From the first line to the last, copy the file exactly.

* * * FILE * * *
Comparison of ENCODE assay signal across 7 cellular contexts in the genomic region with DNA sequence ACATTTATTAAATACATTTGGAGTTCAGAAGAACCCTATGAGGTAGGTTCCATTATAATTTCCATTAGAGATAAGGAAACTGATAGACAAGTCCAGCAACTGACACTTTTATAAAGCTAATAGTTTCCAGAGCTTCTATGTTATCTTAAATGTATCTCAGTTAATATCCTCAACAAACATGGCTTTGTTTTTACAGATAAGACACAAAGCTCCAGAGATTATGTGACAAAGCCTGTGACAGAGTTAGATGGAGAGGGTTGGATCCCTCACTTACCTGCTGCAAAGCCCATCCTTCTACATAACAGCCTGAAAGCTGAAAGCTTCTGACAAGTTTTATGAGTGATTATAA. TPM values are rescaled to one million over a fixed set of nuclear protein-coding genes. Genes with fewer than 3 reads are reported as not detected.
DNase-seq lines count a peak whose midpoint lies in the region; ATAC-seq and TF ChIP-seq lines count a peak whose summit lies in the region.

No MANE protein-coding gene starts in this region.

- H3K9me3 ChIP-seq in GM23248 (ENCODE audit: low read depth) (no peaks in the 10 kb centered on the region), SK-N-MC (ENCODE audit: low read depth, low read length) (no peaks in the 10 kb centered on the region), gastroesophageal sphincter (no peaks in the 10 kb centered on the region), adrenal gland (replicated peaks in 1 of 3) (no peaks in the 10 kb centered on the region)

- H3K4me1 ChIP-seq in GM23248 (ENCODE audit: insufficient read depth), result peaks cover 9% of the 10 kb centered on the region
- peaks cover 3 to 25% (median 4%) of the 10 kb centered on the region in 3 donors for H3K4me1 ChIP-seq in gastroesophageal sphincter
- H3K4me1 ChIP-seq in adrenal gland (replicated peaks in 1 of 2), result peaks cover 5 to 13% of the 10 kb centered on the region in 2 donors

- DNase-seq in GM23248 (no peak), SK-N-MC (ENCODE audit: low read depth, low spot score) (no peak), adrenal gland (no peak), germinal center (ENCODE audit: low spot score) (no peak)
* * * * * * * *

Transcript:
Comparison of ENCODE assay signal across 7 cellular contexts in the genomic region with DNA sequence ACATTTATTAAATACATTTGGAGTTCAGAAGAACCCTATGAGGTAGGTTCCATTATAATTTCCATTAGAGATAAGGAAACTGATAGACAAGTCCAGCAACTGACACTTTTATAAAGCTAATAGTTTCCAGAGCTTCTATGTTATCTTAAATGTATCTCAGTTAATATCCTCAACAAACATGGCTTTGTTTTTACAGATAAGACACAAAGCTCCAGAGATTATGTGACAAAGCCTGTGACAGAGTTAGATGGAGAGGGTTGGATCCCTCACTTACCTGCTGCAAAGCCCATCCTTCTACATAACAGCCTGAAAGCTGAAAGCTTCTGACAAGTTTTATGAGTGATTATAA. TPM values are rescaled to one million over a fixed set of nuclear protein-coding genes. Genes with fewer than 3 reads are reported as not detected.
DNase-seq lines count a peak whose midpoint lies in the region; ATAC-seq and TF ChIP-seq lines count a peak whose summit lies in the region.

No MANE protein-coding gene starts in this region.

- H3K9me3 ChIP-seq in GM23248 (ENCODE audit: low read depth) (no peaks in the 10 kb centered on the region), SK-N-MC (ENCODE audit: low read depth, low read length) (no peaks in the 10 kb centered on the region), gastroesophageal sphincter (no peaks in the 10 kb centered on the region), adrenal gland (replicated peaks in 1 of 3) (no peaks in the 10 kb centered on the region)

- H3K4me1 ChIP-seq in GM23248 (ENCODE audit: insufficient read depth), result peaks cover 9% of the 10 kb centered on the region
- peaks cover 3 to 25% (median 4%) of the 10 kb centered on the region in 3 donors for H3K4me1 ChIP-seq in gastroesophageal sphincter
- H3K4me1 ChIP-seq in adrenal gland (replicated peaks in 1 of 2), result peaks cover 5 to 13% of the 10 kb centered on the region in 2 donors

- DNase-seq in GM23248 (no peak), SK-N-MC (ENCODE audit: low read depth, low spot score) (no peak), adrenal gland (no peak), germinal center (ENCODE audit: low spot score) (no peak)